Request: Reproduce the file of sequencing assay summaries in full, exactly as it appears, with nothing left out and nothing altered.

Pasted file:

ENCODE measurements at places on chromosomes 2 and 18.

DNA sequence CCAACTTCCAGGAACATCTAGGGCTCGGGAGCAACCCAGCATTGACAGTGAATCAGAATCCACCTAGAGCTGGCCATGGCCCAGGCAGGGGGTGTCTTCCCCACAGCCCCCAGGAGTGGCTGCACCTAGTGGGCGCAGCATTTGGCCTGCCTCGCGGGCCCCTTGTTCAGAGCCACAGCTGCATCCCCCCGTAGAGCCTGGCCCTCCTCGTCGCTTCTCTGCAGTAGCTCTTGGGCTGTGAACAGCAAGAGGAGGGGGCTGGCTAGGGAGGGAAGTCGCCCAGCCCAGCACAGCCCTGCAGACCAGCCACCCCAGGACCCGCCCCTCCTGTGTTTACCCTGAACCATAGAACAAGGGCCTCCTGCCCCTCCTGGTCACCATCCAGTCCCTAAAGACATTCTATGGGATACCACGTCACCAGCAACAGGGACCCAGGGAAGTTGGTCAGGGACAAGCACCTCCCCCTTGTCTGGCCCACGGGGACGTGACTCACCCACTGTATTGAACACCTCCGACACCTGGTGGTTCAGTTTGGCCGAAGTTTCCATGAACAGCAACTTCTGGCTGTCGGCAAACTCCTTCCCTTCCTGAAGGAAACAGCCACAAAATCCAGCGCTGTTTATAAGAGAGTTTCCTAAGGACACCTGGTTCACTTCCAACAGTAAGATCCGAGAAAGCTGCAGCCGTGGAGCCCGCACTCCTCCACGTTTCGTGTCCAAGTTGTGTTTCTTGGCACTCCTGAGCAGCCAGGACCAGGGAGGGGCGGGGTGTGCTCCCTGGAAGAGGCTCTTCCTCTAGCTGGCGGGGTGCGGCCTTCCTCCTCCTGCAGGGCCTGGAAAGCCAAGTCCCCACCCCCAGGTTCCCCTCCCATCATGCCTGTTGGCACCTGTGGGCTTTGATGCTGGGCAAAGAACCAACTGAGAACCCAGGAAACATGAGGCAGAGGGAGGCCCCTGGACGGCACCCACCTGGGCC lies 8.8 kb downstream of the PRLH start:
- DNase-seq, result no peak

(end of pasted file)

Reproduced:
ENCODE measurements at places on chromosomes 2 and 18.

DNA sequence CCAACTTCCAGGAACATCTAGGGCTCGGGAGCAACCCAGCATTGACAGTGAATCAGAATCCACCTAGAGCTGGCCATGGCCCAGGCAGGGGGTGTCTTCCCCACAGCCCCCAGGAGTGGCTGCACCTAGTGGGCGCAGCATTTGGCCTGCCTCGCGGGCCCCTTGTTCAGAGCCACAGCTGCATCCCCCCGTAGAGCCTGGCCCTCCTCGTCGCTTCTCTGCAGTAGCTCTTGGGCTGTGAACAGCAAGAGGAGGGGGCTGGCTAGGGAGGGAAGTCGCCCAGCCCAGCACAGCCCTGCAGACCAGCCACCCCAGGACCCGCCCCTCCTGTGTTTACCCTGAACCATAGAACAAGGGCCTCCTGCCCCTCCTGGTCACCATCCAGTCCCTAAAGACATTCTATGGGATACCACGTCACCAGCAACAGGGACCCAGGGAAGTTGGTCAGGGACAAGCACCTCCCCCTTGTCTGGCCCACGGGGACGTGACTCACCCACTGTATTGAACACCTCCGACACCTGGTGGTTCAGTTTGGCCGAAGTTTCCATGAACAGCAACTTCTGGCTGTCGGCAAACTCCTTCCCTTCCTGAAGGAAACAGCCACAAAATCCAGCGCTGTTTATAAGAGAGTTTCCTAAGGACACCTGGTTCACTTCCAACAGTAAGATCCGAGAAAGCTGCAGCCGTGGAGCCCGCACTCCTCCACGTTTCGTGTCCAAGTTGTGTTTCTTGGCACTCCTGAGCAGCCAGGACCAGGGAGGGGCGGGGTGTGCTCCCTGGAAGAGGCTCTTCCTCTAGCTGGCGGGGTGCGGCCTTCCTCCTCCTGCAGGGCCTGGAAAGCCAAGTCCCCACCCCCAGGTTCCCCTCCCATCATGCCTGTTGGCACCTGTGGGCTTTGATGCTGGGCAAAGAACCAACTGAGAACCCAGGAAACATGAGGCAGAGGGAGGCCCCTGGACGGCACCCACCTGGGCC lies 8.8 kb downstream of the PRLH start:
- DNase-seq, result no peak